My amateur comparison 12-40/2.8 vs 45/1.8 vs 40-150 R (non pro)

Discussion in 'Native Lenses' started by Ahoso_Vidaho, Jan 17, 2016.

  1. Ahoso_Vidaho

    Ahoso_Vidaho Mu-43 Rookie

    11
    Jan 17, 2016
    Viktor Tamayo
    little comparison -

    Camera: e-m5 mkII
    Photos: 1:1 side by side
    Soft: Lightroom

    1. Part - Olympus 12-40/2.8 vs 45/1.8

    https://www.flickr.com/gp/viktor_tamayo/S7X056

    2. Part - Olympus 45/1.8 vs 40-150/4.0-5.6

    https://www.flickr.com/gp/viktor_tamayo/U3326p

    3. Part - 12-40/2.8 vs 17/1.8

    https://www.flickr.com/gp/viktor_tamayo/L3H76u

    4. Part - 12-40/2.8 vs 40-150/4.0-5.6

    https://www.flickr.com/gp/viktor_tamayo/z54SX7
    ----------------------------------------------------------------------

    Uncompressed photos:

    Box | Simple Online Collaboration: Online File Storage, FTP Replacement, Team Workspaces


    All Photos are JPEG from camera

    0 sharpening
    0 denoising
    Neutral picture style
    Tripod
    IBS - on (auto)


    Verdict: i expect little bit more from 12-40/2.8 ... :-(
     
  2. Ahoso_Vidaho

    Ahoso_Vidaho Mu-43 Rookie

    11
    Jan 17, 2016
    Viktor Tamayo
    Or you think 12-40 is good enough?
     
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  3. barry13

    barry13 Super Moderator; Photon Wrangler

    Mar 7, 2014
    Southern California
    Barry
    Hi,
    In my tests (at close focal distance only), my 12-40mm is noticeably sharper than my 45mm Oly.

    I can't see much difference in your pics; what did you conclude?

    Barry
     
  4. AG_Alex2097

    AG_Alex2097 Mu-43 Regular

    157
    Dec 18, 2015
    Alex S.
    I think the sharpness difference, from the test pics, to me it does seem that the 40-150 is in fact sharper @ 40mm than the 12-40 PRO, however, @ the original poster, you should take sharpness across the whole zoom range into account, the PRO might be a tiny bit fuzzy compared to the 40-150 at 40mm, but the 40-150 probably gives in quite a bit going to its max zoom range, (which is hard to accurately test, since it's not the same focal lengths)
    You should also note that the PRO is a faster & constant aperture zoom, whereas the 40-150 is not, critical for some photographers who have to shoot in bad light

    It is interesting though, as i've only heard praise of the 12-40 PRO and its sharpness, i don't have either of these, so i can't tell, but maybe you have a bad one?
     
  5. Ahoso_Vidaho

    Ahoso_Vidaho Mu-43 Rookie

    11
    Jan 17, 2016
    Viktor Tamayo
    i see difference

    12-40/2.8 pro vs 40-150/4.0-5 R ED

    center picture 1:1


    f 5.6

    dům 5.6 .


    f 7.1

    dům 7.1 .

    etc ... more sharper are /in center where focus point is/ images from low cost 40-150 R

    on the corner /same images/:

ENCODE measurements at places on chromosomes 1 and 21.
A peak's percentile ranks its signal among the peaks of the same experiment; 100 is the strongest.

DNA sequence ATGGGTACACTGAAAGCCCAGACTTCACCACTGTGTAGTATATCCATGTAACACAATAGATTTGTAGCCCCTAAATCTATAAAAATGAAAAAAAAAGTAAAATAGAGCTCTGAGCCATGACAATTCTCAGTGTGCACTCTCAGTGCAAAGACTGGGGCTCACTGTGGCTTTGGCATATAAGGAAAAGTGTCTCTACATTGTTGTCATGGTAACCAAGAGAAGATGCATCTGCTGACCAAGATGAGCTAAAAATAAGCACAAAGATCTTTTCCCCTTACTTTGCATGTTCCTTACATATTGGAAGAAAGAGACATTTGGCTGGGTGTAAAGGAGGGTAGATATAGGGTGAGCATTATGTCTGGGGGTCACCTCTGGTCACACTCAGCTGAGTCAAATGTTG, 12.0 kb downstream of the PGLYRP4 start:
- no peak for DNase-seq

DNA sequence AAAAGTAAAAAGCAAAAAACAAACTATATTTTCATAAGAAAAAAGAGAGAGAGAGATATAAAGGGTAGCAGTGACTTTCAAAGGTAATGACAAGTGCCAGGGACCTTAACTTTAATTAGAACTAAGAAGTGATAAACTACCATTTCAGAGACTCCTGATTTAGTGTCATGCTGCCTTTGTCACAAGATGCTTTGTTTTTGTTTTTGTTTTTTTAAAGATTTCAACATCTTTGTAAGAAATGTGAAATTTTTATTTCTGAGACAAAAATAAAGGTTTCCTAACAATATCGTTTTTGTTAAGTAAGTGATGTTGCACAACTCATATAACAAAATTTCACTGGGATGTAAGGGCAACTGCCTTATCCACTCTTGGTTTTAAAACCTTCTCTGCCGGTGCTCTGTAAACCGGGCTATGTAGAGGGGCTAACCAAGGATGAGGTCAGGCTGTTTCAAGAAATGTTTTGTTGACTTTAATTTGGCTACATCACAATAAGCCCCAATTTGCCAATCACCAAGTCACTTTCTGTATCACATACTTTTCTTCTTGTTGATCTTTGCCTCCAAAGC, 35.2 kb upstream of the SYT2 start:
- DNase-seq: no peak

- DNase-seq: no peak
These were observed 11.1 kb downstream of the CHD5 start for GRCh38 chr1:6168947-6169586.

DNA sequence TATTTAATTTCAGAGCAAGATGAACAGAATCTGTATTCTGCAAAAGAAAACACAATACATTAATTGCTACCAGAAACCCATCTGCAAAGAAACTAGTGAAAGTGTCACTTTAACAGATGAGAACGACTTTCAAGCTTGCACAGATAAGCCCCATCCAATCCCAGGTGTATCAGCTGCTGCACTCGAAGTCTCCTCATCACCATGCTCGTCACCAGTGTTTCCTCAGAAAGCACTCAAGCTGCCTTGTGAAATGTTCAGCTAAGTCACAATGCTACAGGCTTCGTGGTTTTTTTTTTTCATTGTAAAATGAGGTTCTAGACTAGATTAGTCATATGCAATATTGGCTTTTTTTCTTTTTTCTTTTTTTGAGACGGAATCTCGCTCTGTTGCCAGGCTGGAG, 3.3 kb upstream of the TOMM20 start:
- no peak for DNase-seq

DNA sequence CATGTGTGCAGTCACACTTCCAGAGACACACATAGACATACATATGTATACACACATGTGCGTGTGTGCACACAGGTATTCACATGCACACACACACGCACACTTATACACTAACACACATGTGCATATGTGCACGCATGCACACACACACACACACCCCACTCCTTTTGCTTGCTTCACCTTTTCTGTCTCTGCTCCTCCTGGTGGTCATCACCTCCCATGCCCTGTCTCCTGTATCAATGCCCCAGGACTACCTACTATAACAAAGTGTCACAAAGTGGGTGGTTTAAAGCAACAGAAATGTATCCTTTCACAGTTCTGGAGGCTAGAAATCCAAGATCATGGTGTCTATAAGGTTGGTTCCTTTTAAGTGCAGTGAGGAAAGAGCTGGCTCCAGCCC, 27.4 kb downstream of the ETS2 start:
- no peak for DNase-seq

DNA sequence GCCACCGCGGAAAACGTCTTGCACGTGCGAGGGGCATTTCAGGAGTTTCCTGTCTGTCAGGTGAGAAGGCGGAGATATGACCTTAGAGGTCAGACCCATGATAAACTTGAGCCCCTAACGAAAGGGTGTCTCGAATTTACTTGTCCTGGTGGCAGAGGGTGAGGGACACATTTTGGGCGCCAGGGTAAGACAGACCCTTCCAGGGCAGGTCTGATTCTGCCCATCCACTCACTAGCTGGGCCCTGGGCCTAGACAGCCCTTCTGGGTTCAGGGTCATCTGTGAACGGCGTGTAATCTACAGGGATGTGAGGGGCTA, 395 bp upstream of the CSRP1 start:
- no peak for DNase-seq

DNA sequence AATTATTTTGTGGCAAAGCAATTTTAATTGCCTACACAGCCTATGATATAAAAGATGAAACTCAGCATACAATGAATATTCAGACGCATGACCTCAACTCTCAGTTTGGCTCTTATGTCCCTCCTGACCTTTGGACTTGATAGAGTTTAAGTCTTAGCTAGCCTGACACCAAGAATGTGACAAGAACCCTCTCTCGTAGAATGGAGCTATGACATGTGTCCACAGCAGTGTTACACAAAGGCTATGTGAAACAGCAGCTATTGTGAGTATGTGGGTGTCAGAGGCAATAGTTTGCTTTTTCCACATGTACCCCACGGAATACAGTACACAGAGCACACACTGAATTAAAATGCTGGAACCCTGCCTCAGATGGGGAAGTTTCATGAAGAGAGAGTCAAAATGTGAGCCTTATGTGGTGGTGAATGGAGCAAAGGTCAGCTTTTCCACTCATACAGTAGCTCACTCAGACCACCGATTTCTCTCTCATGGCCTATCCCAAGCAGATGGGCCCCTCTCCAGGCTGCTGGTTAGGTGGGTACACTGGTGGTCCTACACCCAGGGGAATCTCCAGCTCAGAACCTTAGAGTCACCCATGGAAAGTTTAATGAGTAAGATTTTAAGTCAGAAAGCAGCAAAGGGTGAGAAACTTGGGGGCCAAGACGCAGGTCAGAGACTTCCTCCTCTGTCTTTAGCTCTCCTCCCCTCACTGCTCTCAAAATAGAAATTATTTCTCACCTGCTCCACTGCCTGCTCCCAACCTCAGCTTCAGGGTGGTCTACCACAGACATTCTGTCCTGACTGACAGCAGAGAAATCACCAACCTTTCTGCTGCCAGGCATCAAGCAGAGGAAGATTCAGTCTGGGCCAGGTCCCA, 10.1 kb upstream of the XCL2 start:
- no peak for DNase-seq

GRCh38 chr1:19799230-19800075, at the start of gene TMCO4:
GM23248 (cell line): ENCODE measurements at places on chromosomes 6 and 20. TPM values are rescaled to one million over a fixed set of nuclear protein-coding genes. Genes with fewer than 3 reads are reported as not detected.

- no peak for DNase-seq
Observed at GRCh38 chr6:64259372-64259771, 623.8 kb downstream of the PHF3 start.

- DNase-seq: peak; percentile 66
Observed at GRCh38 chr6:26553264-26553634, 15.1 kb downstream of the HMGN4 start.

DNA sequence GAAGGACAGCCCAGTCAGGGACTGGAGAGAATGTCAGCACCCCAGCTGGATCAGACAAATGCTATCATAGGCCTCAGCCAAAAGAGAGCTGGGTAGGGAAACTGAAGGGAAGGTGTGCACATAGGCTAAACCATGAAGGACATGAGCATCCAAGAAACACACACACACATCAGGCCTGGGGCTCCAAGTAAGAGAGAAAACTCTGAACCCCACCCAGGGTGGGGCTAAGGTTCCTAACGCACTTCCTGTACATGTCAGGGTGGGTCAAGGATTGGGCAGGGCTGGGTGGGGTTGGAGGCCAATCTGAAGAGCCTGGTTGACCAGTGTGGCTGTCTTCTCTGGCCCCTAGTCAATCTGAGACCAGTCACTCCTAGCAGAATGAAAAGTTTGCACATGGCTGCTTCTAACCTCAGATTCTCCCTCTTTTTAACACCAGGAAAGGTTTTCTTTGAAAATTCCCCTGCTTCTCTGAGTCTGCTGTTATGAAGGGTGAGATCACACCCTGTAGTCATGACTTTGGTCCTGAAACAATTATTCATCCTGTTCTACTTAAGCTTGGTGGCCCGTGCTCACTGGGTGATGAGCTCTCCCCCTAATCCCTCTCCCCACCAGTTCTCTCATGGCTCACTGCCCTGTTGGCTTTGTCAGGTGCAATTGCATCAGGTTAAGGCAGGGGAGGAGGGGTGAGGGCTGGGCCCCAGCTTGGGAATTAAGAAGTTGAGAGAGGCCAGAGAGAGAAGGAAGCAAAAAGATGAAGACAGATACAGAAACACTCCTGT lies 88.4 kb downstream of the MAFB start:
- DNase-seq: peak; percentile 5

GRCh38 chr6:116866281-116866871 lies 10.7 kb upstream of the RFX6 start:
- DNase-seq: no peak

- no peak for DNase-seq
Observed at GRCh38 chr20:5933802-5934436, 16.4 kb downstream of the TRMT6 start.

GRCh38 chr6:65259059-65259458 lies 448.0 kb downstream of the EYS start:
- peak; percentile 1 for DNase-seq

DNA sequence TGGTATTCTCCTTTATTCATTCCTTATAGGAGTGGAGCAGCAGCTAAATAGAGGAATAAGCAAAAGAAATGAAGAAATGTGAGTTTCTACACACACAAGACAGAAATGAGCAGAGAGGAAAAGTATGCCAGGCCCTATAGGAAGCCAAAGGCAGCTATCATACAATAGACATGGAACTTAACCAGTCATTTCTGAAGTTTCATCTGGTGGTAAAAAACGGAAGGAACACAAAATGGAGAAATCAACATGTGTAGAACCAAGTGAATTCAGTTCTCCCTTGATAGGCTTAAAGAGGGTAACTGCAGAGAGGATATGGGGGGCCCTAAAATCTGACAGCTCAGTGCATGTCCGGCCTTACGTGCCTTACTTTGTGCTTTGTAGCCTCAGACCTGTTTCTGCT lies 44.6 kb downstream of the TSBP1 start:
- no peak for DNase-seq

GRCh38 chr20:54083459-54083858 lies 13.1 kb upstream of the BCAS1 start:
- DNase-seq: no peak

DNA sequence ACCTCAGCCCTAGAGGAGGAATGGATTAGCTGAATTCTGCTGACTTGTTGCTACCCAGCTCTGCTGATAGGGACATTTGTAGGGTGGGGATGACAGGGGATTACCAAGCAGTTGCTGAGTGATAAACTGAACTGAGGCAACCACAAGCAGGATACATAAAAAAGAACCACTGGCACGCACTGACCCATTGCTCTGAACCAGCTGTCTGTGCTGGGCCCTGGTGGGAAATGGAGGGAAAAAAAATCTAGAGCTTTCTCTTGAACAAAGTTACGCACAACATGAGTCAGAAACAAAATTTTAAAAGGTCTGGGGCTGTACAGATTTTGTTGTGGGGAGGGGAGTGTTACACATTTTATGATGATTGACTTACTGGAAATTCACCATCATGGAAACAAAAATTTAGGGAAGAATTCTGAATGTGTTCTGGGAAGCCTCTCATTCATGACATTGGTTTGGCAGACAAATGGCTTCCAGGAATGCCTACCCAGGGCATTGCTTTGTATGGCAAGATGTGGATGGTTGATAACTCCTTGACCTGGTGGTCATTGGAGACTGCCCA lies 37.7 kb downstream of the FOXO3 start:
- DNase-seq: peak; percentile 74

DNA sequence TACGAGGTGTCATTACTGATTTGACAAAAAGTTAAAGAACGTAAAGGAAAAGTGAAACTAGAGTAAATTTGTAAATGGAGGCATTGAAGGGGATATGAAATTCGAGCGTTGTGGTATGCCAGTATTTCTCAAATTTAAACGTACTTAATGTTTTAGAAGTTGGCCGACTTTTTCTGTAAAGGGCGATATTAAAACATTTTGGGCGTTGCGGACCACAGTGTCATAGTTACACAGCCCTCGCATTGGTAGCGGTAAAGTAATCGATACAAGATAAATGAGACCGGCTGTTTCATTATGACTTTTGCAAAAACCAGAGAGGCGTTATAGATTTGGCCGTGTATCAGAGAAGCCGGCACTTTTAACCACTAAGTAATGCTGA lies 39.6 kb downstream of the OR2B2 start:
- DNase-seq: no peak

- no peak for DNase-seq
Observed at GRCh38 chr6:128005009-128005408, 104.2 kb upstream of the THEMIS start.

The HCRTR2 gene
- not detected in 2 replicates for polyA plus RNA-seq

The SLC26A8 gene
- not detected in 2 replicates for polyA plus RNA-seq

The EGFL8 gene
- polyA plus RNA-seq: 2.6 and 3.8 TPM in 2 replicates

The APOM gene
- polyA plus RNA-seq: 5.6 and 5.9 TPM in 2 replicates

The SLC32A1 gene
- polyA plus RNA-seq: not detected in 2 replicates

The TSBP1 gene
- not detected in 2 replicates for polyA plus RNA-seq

f 5.6

    dům 5.6 .

    f 7.1

    dům roh LH 7.1 .


    -----------------------

    another picture (now is 12-40 on the right and 40-150 left)

    vstup 4.0 vs 4.5.

    f 5.6

    vstup 5.6 .

    f 7.1

    vstup 7.1 .

    f 9.0

    vstup 9.1 .

    in my opinion: both images from 40-150 non pro are sharper ...
     
    Last edited: Jan 18, 2016
  6. Ahoso_Vidaho

    Ahoso_Vidaho Mu-43 Rookie

    11
    Jan 17, 2016
    Viktor Tamayo
    now images 12-40/2.8 vs 45/1.8

    f 2.8

    2.8 .


    f 3.5

    3.5 .

    f 4.5

    4.5 .

    f 5.6

    5.6 .

    f 9.0

    9.0 .

    another shots

    f 2.8

    kostel 2.8 .

    f 4.5

    kostel 4.5 .

    f 9.0

    kostel 9.0 .
     
    Last edited: Jan 18, 2016
  7. wjiang

    wjiang Mu-43 Hall of Famer

    Useful, but I think you've not bought the lens for the right reasons if you're disappointed.

    The 12-40 is great from 12-25mm at f/2.8. Things start degrading at the telephoto end. It's not a lens that improves upon stopping down so comparing at f/9 is not going to do much. This much all the online technical reviews agree on, which some research would have revealed.

    Why is the 12-40 compromised? Because they optimised it for very close focus, wide aperture shooting in low light and bad weather conditions, and at wide/normal range. Most f/2.8 standard zooms don't even go to 80mm equivalent, and don't focus as close.

    I think if you were planning to shoot stopped down at telephoto focal lengths for non-closeup subjects, and you prioritize sharpness over light gathering, the Panasonic 12-35 would have been a better choice. It vignettes more, is best not at f/2.8 but at about f/4, and is best towards to middle and at the telephoto end.

    In short:
    1) Don't expect excellent zooms to be better than great primes across their entire range.
    2) Don't expect excellent standard zooms to be better than very good telephoto zooms at doing telephoto.
    3) Don't expect excellent fast zooms to be sharper when stopped down than very good slow zooms.
    4) Sharpness is only one attribute. Everything is a compromise, no lens does it all equally well.